Inspector general is asked to investigate Citizens ethics
Article Courtesy of The Miami Herald
June 5, 2014
TALLAHASSEE -- Two top executives at Citizens Property Insurance called Monday for an investigation into the way the state-run insurer handles employees who leave the agency to go to work for companies that receive contracts.
Citizens CEO Barry Gilway and board chairman Chris Gardner asked the agency’s inspector general, Bruce Meeks, to conduct an independent investigation in the wake of a report by the Miami Herald/Tampa Bay Times on the recent exodus of executives who have left the state-run insurance company to work for vendors.
State law prohibits employees who are responsible for a contract from leaving a state agency to work for a company that holds that contract. Citizens applies the law only to senior executives and members of the board of directors, and says there is no ethical breach when an employee with oversight of a company contract takes a job at that company but handles other matters.
The Herald/Times investigation found that in the past three years, at least three senior executives at Citizens Property Insurance who were in charge of multimillion-dollar contracts awarded to private companies went to work months later for those companies.
The head of the Florida Senate Banking and Insurance Committee, Sen. David Simmons, R-Altamonte Springs, has called for changes to the existing ethics law to ensure “that we not only prevent impropriety but any appearance of impropriety.”
Gilway and Gardner said in a joint statement that they were confident Citizens was applying the laws appropriately. But Gilway said the review was needed “to ensure Citizens is operating in a transparent and ethical manner.”
Dan Krassner, director of the non-profit government watchdog institute Integrity Florida, also on Monday called for Meeks to investigate the ethics practices at Citizens, but he also urged the inspector general to investigate whether the contracts cited in the Herald/Times story “provided the best deals for the public.”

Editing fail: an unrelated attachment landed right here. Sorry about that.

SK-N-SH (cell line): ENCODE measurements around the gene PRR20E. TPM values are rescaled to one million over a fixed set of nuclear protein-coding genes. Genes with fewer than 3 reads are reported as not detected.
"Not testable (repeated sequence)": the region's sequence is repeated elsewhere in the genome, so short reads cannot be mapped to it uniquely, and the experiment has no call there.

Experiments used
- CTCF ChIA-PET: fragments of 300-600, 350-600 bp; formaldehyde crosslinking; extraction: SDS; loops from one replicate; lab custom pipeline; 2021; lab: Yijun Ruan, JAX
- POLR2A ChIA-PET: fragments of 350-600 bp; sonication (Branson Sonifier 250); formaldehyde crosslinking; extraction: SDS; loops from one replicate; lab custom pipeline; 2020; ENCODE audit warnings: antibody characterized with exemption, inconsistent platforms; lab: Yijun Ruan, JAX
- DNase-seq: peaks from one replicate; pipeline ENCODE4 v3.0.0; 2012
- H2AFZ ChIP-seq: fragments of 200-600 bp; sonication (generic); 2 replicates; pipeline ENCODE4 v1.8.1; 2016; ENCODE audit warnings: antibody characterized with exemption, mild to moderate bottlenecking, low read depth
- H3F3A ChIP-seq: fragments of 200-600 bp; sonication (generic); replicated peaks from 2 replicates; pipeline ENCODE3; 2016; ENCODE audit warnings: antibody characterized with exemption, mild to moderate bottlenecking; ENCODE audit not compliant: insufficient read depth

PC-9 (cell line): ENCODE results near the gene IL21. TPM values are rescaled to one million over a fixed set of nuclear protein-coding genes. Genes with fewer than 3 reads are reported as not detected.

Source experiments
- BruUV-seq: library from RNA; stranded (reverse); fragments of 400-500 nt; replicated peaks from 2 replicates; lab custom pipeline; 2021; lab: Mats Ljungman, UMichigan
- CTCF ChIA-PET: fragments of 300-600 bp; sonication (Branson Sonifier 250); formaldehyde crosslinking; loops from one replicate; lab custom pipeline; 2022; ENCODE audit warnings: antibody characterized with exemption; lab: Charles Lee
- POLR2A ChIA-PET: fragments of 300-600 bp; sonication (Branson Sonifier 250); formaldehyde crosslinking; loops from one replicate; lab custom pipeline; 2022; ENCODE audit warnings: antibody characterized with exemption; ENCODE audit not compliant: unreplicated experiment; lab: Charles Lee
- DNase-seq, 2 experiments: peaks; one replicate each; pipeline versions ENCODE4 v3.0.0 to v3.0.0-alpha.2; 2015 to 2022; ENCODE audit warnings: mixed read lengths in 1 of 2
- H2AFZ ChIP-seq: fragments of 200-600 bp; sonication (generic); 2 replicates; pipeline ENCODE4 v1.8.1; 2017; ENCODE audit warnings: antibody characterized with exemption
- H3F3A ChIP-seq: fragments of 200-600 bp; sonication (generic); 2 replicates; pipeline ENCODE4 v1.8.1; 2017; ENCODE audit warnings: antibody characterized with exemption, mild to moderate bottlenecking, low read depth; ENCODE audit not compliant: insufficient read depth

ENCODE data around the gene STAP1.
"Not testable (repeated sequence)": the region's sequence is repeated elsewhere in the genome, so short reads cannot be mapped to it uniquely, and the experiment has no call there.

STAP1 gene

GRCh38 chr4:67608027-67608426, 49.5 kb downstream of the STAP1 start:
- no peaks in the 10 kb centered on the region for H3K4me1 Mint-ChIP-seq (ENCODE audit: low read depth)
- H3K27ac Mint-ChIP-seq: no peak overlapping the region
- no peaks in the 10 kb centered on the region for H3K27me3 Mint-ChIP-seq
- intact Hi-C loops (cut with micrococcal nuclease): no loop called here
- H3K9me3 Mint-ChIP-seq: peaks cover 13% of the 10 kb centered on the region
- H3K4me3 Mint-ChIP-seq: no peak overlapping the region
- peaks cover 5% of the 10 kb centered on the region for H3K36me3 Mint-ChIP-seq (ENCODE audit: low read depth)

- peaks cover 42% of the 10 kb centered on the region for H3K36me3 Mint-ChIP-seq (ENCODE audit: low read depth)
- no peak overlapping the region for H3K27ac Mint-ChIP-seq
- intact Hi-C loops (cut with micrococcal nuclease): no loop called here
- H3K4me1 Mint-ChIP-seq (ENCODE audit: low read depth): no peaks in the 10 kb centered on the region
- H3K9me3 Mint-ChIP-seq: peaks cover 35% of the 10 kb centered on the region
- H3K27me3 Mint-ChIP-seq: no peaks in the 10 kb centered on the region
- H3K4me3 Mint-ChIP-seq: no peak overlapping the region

“The public deserves to know if Citizens executives are privately gaining from their positions with the state-run insurer,” Krassner said in a statement.
Gardner noted that Citizens has a “unique role as a government entity providing insurance similar to the private market.”
He said that in the past two years, Citizens has made “increased oversight and transparency a top priority and has carefully reviewed and strengthened its internal oversight procedures regarding travel expenses, procurement and governance.
“I look forward to a review by our inspector general to ensure that post-employment guidelines are also appropriate,” Gardner said.
In 2013, the Florida Legislature created the inspector general position to provide oversight at Citizens and, in December, Gov. Rick Scott and the Florida Cabinet appointed Meeks to the role.
Meeks, a Tallahassee lawyer, reports to the governor and Cabinet, which serve as the Financial Services Commission. The law prevents Citizens staff members from interfering with his investigations.